Stone Butch Blues

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  • Gender In Stone Butch Blues

    In many ways, Leslie Feinberg’s Stone Butch Blues does more than explore what it means to be a part of the LGBTQ community. In many ways, Stone Butch Blues is a “how to” book just as much as it is a lifeline for the LGBTQ community. It is a “how to” book in the sense it examines how to be a member of the LGBTQ community, while at the same time revealing the follies of a definitive correct way how. In doing so, Feinberg reveals not only the performative nature of gender, but also how the concept of gender and strict binaries can be a destructing and limiting forced within and outside of the LGBTQ community. From some of her earliest childhood memories onward, Jess is haunted by a recurring question: “is that a boy or girl?” The scope of the…

    Words: 1872 - Pages: 8
  • Masculinity In Stone Butch Blues

    civic and personal dome. Femininity and masculinity are structured and well thought-out in a divergent binary, which causes to be the mishmash of male/feminine and female/masculine “atypical” and publically obnoxious while crossing borderlines. Individuals, who don’t succeed in executing their gender accurately, have to face strong reactions of hostility, denial and discrimination everywhere, because their “odd racialism” challenges the accepted customary type of the link between male/masculine…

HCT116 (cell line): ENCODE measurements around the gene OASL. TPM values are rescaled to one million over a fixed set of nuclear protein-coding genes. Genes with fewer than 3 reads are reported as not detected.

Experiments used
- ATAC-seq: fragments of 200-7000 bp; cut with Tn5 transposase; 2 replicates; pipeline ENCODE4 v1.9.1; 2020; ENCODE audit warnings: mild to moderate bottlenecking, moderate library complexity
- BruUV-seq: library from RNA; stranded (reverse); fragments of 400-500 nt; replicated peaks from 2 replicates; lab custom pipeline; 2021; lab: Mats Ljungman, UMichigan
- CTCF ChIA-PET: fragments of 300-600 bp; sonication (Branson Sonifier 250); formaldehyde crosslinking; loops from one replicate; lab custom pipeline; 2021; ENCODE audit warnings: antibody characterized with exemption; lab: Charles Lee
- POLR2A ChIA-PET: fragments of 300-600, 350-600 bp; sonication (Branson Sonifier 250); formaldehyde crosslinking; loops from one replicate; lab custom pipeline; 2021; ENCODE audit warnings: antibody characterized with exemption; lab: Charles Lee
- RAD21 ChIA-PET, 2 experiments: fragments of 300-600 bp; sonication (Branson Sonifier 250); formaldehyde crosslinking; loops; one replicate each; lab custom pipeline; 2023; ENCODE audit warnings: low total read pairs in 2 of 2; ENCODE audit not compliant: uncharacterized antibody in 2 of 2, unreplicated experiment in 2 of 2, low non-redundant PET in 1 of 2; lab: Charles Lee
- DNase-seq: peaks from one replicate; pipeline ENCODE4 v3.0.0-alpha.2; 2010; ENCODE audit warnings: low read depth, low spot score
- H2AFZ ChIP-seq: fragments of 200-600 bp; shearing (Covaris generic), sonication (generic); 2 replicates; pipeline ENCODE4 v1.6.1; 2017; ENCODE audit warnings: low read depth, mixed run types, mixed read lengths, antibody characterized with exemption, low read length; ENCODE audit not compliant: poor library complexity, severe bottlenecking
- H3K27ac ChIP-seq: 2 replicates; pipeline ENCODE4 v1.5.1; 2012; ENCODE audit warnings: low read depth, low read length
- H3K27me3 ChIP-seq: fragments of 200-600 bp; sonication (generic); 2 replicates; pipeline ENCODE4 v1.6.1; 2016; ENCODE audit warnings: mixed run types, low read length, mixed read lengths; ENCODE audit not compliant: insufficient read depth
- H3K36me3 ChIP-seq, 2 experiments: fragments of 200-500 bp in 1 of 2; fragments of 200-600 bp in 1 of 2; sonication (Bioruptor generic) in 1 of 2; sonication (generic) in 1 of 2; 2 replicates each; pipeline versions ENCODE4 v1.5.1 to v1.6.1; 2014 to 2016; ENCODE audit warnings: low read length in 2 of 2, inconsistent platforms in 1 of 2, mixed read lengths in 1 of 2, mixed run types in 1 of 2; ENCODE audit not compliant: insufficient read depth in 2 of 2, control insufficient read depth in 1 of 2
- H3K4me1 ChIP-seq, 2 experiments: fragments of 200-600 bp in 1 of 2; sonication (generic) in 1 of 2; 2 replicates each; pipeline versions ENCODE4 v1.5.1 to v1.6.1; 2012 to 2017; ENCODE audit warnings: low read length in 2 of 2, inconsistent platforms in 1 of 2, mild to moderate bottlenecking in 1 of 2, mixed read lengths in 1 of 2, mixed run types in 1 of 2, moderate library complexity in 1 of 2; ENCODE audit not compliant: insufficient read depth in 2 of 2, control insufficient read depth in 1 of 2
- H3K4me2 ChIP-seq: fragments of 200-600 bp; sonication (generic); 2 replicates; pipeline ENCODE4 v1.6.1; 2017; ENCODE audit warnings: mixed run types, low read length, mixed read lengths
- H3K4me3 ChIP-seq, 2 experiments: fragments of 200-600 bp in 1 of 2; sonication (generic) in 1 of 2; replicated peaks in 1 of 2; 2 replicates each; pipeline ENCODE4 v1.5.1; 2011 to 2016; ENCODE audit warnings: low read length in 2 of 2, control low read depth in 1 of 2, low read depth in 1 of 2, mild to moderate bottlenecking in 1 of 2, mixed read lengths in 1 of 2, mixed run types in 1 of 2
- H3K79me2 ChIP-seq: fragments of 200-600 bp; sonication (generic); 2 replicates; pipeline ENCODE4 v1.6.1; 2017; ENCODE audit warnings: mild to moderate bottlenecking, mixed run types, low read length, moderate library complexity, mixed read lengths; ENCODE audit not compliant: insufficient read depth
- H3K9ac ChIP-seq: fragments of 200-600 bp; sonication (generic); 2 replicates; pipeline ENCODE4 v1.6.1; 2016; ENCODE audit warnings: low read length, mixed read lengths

Words: 1825 - Pages: 8
  • Stone Butch Blues Analysis

    In Stone Butch Blues, Feinberg describes the childhood and early adulthood of its protagonist and narrator, Jess Goldberg, who “negotiates the boundaries” of sex, gender and sexuality as feminine or masculine persona creating her own world, very often confronting various violent consequences and yearning “for an abode both in body and in the commune”. (Yadav; 53-54) In the poetry book, Till the End of Her Subsistence, “this he-she ambivalence” and desire for “gender conformity” is well expressed…

    Words: 307 - Pages: 2
  • Essay On Gender Identity In Leslie Feinberg's Stone Butch Blues

    In Leslie Feinbergs’s Stone Butch Blues the main character Jess struggles with many obstacles throughout her life, the hardest one being her inner conflict of who she was and who she wanted to be. Her gender identity, which is a person’s gendered sense of self, was not the same as her gender comportment or gender expression. In Threshold Concepts gender comportment/expression is defined as “bodily actions such as how we use our voices, cross our legs, hold our heads, wear our clothes, dance…

    Words: 750 - Pages: 3
  • Essay On Identity And Society

    It is difficult to abandon what is has defined our very selves. Every image we see, from the moment we are born to the moment before we pass, are what create who us as individuals. This representation, as described in “Practices of Looking: An Introduction to Visual Culture,” that happens without our conscious acceptance, is what gives us our perception of society and culture and tells us what emotions to apply. Though this social embodiment is hard to shake off, as can be seen in the…